Stacie Boswell, DVM, DACVS, is an equine veterinarian who completed five years of specialty training beyond veterinary school, earning Diplomat status with the American College of Veterinary Surgeons (ACVS). Through this training, she has worked with horses in veterinary medicine in Virginia, North Carolina, New York, Tennessee, New Mexico, and Montana, completed a three-year surgical residency, and spent additional training time with pathology, radiology, anesthesia, and internal medicine specialists. She has raised and trained her own horses for over two decades and is a lifetime member of the AQHA and APHA, as well as participating in Backcountry Horsemen of America (BCHA), volunteering to keep trails open to riders and maintained in her region.

Click to purchase through the publisher’s site.

How to Start and Run a Rescue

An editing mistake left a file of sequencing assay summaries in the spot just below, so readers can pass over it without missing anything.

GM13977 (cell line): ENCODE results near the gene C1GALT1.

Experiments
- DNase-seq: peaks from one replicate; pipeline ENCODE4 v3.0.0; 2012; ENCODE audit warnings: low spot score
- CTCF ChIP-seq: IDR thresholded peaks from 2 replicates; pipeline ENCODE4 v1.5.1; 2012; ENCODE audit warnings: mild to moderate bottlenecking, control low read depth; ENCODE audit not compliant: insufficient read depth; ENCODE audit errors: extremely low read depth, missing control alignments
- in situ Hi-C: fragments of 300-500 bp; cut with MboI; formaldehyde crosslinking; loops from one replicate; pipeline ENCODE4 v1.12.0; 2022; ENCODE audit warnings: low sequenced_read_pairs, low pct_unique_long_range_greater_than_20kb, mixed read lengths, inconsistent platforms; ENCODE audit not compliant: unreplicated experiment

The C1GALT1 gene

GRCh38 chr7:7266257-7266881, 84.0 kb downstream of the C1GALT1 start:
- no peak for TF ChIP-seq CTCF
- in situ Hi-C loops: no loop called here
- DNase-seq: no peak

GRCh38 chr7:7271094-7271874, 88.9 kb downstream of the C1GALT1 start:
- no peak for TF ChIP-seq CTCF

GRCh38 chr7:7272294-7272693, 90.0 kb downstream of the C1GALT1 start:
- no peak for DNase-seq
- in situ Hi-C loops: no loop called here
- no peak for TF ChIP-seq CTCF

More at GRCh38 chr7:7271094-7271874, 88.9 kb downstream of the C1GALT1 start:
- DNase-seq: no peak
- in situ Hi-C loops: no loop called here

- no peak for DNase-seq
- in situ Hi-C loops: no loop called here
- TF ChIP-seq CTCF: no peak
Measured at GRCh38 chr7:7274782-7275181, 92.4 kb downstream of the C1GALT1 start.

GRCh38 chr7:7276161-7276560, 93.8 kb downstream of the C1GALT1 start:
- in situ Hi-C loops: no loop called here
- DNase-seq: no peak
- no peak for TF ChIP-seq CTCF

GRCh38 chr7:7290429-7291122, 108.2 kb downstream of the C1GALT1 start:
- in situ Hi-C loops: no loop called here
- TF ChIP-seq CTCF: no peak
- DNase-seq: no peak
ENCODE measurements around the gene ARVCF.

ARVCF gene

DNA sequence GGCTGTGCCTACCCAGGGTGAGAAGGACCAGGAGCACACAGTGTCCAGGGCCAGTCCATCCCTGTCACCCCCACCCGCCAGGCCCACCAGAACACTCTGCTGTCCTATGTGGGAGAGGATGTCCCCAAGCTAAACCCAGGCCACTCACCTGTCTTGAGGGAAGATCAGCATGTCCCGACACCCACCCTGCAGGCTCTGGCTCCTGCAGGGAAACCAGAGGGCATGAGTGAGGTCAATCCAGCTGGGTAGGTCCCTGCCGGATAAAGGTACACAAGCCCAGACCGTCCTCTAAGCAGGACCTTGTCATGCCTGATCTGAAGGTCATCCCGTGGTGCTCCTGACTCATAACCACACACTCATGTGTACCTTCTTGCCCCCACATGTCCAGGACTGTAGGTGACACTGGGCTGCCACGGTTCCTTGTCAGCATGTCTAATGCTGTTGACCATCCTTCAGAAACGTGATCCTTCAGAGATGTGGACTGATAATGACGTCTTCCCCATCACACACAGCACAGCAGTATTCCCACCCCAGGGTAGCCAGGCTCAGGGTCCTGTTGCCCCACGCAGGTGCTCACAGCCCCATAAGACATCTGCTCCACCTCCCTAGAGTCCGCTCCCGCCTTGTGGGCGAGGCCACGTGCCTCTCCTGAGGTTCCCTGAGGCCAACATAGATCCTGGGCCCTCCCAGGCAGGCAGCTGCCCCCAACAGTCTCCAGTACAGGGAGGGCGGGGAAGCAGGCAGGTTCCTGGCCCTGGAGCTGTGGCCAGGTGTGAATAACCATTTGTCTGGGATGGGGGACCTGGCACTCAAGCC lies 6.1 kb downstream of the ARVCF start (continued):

Rescue organizations abound, and it seems that each day more people become aware of the need of countless small and large animals who are unwanted and cast aside, suffering from abuse or starving from neglect. While some animal lovers choose to join existing rescues, many decide to embark upon the difficult task of creating their own organization and others become the leaders of existing groups. In How to Start and Run a Rescue, Jennifer Williams discusses the complex issues involved not only in starting a rescue but also in the long-term management of the organization. While Dr. Williams’s experience is in horse rescue, this book should appeal to anyone interested in starting their own rescue or improving their rescue operations for animals of any species. Dr. Williams, who has started and successfully run two rescue organizations, covers topics such as the formation of a non-profit, formulating policies, fundraising, and public relations. Readers involved in rescue at any level or interested in learning more about rescue should enjoy How to Start and Run a Rescue for its practical advice, insight into successful rescue operations, and stories of real horses helped by rescue organizations.